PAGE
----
It was with my grandmother Dottie in Greenwich and the afternoons spent watching Julia Child that I first began to cultivate my love both for cooking and collecting. There was always something so joyous about her food, especially when served in one of my grandmother’s pierced creamware platters or antique porcelain dishes. This piece, an old ironstone soup tureen, is one of my prized because it was hers.
These days, to find such an old piece, still with all four of its parts—charger plate, tourine bowl, lid and ladle—is rare. The stamp on the charger reads T & R Boote, a manufacturer of pottery that began in Burslem, a small farming hamlet in England, in 1842.
I use black and cream transferware all year long, but I especially love it for the fall. This piece would be perfect for serving a cold cucumber soup, a Vichyssoise or a chilled orange borscht. Then, come autumn (and it will!), I love it for roasted butternut squash soup or, a favorite at my grandmother’s table, Curried Onion Soup from Julia Child.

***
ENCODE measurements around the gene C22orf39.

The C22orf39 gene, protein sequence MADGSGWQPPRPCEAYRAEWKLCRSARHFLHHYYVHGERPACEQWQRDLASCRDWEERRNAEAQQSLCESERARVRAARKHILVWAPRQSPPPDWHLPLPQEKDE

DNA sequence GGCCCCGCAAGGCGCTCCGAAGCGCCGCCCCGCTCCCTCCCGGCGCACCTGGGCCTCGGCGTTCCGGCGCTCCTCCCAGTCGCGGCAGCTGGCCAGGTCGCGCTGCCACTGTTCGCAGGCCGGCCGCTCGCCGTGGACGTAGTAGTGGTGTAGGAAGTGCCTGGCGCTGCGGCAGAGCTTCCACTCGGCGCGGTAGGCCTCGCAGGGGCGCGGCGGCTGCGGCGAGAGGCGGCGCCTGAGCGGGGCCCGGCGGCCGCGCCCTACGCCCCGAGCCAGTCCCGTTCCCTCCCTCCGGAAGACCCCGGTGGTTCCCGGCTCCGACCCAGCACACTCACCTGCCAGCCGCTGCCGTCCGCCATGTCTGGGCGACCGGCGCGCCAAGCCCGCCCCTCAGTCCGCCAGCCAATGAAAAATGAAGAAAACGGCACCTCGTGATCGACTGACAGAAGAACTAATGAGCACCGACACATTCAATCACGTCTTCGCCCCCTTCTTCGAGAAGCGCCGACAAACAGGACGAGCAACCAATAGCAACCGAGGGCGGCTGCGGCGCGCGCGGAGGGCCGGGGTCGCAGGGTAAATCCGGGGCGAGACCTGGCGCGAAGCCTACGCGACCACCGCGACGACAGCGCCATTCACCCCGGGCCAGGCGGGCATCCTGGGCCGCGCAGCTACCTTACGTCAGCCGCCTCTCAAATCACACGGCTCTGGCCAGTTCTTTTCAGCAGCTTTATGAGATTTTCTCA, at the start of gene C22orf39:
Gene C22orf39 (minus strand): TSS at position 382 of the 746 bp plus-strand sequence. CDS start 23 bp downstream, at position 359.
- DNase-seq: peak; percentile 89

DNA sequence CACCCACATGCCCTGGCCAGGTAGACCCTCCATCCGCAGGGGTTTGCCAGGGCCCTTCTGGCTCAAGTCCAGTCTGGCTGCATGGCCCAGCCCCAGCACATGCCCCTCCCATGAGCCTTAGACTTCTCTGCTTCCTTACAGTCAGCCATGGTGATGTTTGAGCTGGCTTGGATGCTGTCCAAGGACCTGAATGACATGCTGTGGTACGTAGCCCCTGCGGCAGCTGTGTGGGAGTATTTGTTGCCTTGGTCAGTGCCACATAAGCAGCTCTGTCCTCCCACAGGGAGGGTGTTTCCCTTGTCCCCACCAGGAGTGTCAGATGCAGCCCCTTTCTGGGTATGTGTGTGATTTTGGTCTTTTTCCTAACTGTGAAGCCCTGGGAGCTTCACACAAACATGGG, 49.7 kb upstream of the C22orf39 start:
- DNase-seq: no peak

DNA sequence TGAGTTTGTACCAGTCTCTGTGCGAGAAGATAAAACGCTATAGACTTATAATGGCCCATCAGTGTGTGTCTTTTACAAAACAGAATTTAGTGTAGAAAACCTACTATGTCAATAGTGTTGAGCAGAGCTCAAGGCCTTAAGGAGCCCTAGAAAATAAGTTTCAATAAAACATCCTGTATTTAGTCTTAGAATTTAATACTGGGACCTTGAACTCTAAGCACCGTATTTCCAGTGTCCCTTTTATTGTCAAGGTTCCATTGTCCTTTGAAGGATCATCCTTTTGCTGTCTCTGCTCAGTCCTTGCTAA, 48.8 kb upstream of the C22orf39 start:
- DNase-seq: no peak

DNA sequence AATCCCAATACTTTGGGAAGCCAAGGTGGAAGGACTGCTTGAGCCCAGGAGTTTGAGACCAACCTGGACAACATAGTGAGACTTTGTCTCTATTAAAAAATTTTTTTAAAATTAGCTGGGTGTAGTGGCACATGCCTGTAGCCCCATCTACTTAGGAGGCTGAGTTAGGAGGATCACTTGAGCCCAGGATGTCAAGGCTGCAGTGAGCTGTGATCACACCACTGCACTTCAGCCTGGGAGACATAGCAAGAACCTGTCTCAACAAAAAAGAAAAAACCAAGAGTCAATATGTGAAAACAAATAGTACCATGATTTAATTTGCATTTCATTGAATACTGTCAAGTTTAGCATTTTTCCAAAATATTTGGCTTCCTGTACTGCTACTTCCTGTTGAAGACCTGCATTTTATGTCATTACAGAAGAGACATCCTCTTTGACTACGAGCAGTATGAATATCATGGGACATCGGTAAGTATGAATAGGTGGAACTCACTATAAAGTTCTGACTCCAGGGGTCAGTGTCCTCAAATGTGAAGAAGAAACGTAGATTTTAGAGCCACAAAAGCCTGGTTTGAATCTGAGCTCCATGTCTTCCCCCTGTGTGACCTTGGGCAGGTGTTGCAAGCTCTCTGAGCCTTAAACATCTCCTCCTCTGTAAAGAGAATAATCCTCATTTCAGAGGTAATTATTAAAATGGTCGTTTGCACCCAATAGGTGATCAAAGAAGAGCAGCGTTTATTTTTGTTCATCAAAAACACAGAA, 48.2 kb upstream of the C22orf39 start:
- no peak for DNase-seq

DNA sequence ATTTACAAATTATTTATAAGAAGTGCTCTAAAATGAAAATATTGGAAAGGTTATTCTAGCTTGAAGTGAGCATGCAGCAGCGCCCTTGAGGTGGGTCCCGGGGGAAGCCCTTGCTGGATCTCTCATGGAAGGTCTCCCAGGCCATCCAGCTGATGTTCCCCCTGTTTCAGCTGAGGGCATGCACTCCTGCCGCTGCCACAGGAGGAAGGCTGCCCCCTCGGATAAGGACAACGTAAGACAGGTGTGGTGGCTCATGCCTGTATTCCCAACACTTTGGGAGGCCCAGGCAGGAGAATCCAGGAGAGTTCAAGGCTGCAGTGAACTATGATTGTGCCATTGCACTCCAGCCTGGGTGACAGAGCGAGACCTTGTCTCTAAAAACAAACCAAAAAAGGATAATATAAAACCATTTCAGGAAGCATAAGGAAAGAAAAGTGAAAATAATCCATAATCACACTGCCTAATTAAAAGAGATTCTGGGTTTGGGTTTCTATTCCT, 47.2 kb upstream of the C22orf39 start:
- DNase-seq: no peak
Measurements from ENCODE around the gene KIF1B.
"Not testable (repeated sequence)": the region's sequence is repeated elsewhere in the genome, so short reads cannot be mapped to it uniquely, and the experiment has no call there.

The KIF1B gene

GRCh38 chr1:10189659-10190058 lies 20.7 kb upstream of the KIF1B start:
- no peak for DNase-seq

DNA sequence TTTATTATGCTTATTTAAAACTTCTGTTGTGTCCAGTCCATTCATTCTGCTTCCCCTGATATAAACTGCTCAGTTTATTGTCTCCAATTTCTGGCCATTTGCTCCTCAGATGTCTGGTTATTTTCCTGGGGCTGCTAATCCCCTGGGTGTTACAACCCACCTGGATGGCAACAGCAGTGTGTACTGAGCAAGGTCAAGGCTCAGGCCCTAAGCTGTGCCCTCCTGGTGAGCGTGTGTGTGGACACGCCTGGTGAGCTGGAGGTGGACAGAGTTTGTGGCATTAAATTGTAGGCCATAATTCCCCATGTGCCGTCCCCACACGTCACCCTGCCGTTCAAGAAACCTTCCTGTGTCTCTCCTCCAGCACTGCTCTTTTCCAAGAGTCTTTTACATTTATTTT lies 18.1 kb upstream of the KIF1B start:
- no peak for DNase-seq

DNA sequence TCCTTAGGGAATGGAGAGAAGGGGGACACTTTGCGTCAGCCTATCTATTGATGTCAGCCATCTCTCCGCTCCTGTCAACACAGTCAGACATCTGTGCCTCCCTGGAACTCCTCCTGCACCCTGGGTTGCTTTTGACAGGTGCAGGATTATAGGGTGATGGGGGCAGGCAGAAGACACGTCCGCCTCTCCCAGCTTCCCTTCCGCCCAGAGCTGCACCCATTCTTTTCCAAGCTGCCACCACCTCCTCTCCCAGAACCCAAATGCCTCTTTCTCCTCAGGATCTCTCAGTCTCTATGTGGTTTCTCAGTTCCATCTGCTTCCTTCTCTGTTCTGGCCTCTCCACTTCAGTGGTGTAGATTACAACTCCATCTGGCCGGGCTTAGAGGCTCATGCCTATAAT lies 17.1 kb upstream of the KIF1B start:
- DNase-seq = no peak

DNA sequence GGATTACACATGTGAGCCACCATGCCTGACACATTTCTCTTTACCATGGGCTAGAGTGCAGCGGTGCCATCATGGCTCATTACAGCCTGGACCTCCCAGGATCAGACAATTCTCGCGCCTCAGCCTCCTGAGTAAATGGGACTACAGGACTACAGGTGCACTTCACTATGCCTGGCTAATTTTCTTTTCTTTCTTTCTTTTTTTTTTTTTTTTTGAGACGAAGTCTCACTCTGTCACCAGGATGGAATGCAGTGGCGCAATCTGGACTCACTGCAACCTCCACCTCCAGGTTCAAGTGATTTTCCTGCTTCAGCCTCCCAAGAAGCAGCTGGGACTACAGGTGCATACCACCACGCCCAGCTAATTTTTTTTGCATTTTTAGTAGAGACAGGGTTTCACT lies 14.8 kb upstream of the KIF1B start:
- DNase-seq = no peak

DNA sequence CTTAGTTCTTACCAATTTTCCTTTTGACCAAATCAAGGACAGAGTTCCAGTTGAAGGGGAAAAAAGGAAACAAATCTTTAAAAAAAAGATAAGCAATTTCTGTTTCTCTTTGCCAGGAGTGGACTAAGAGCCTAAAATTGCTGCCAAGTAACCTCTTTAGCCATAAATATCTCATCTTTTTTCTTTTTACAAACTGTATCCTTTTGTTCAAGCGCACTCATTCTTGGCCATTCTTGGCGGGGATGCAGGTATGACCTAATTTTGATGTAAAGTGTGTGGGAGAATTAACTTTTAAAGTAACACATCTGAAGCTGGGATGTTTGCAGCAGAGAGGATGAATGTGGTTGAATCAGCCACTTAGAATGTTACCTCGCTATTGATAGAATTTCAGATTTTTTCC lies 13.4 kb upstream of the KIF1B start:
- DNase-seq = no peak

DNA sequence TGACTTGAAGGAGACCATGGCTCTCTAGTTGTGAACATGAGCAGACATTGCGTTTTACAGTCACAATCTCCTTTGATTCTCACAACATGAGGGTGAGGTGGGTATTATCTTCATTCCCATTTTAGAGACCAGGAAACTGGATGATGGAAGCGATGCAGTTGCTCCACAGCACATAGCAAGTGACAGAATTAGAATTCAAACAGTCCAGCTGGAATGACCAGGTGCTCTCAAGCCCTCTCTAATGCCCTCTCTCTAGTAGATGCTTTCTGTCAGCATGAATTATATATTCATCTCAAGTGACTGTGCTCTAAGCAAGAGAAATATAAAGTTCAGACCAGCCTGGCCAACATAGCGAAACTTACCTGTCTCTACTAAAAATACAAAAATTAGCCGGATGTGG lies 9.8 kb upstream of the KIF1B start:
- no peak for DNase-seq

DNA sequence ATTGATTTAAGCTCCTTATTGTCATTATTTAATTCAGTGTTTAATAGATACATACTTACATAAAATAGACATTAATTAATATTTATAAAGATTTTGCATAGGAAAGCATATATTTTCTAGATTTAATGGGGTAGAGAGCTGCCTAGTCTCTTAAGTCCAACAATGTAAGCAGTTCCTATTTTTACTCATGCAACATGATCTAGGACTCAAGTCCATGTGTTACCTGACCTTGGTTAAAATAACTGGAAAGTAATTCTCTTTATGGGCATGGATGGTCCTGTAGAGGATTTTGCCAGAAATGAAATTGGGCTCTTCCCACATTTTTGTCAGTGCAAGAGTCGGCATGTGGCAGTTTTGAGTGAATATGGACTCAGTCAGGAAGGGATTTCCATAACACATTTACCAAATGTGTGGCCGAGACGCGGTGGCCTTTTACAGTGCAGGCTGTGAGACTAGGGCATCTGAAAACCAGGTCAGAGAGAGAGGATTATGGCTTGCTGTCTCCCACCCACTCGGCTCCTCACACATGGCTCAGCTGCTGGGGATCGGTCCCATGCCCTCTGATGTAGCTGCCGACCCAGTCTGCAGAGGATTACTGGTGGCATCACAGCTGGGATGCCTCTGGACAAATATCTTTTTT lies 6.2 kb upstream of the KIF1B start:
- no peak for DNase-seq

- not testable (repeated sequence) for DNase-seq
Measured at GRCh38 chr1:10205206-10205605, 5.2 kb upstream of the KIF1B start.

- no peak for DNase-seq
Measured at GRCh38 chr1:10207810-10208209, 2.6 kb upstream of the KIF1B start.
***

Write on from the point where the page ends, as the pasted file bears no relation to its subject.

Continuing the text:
For the velouté soup base (a classic French soup base with chicken stock), tenderly simmer 4 cups sliced onions with 4 tablespoons butter over moderately low heat. Cover and cook slowly until the onions are transparent. Add 1 tablespoon curry powder and flour to thicken, then stir slowly for 3 minutes. Remove from heat and, when bubbling stops, pour in 1 cup of hot chicken stock all at once, whisk vigorously until smooth, then whisk in 6 more cups. Bring to a simmer, stirring, and simmer for 10 minutes, stirring frequently. For a garnish, my grandmother preferred a dollop of crème fraîche, though sour cream works beautifully as well.